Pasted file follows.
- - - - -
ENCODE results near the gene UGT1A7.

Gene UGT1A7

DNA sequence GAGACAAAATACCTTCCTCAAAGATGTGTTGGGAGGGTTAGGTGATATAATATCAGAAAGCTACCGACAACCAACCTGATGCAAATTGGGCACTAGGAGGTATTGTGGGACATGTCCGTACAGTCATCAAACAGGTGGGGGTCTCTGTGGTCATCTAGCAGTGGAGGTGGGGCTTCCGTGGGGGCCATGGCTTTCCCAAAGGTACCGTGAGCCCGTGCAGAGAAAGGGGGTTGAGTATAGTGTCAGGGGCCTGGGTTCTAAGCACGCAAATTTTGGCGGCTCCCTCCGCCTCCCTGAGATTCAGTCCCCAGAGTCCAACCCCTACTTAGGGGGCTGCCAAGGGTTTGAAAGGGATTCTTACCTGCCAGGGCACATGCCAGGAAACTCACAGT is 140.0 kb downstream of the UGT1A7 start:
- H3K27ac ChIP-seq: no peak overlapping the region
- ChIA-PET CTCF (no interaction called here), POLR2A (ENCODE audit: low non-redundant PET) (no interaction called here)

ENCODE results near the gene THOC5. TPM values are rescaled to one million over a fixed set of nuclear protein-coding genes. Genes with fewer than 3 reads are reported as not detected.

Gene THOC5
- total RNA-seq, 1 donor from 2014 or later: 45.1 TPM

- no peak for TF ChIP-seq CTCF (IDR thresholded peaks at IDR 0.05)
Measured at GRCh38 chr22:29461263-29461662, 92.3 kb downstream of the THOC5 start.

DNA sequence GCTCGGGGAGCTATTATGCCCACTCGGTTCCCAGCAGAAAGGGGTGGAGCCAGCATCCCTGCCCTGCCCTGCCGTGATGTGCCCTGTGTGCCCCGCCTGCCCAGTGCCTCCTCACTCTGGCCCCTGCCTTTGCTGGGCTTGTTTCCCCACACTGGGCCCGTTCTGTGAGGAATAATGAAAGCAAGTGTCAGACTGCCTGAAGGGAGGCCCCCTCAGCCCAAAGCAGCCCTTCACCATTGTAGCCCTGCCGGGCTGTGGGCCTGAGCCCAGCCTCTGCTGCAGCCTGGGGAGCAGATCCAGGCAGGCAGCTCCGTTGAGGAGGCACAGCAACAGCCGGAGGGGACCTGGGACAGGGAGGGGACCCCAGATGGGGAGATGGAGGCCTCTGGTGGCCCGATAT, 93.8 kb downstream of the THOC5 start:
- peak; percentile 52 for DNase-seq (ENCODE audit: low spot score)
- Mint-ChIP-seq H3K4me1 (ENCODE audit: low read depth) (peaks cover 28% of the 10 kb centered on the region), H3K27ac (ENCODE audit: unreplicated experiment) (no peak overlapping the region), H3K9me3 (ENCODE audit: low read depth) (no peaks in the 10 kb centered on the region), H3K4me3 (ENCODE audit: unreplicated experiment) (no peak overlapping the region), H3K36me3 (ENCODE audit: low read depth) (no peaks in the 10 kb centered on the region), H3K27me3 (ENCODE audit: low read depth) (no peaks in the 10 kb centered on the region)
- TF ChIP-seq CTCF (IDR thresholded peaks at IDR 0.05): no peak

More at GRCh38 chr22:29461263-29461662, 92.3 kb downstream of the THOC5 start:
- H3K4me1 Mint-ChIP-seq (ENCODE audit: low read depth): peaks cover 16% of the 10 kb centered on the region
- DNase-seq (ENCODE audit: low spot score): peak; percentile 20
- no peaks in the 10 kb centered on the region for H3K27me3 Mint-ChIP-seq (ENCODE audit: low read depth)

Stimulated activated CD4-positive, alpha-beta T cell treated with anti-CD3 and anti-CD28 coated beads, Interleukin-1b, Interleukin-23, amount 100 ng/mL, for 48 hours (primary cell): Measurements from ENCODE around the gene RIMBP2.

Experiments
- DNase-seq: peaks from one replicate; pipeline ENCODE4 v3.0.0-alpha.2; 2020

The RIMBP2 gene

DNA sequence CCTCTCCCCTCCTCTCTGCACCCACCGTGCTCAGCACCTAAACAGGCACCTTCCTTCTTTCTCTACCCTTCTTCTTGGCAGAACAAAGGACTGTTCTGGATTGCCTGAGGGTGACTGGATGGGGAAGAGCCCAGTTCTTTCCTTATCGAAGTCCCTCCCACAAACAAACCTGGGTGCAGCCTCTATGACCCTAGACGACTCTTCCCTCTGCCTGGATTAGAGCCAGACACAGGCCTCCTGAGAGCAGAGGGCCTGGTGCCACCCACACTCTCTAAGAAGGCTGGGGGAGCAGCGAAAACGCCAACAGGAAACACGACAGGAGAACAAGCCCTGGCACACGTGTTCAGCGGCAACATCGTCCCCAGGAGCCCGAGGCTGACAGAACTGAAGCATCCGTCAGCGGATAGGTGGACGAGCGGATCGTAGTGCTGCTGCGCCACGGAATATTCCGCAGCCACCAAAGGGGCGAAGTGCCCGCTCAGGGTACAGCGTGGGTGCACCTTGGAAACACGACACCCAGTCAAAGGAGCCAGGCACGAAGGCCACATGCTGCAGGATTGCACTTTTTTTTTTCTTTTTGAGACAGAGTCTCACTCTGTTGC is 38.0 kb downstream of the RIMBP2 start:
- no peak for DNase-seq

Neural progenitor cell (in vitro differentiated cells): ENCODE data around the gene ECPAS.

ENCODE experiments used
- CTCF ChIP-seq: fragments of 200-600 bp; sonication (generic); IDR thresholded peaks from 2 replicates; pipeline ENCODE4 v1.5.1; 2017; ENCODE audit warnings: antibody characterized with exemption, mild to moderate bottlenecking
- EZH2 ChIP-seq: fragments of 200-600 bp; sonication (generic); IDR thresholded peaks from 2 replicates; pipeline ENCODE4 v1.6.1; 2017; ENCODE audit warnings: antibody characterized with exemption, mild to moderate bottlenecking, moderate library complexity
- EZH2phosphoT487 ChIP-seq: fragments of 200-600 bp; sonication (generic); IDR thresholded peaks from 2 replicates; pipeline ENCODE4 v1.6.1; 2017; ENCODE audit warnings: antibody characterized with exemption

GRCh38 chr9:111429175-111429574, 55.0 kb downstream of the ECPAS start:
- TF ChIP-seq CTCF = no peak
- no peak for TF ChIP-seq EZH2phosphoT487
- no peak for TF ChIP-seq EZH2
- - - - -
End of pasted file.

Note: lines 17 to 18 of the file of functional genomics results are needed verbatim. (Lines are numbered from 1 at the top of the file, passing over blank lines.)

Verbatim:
- DNase-seq (ENCODE audit: low spot score): peak; percentile 20
- no peaks in the 10 kb centered on the region for H3K27me3 Mint-ChIP-seq (ENCODE audit: low read depth)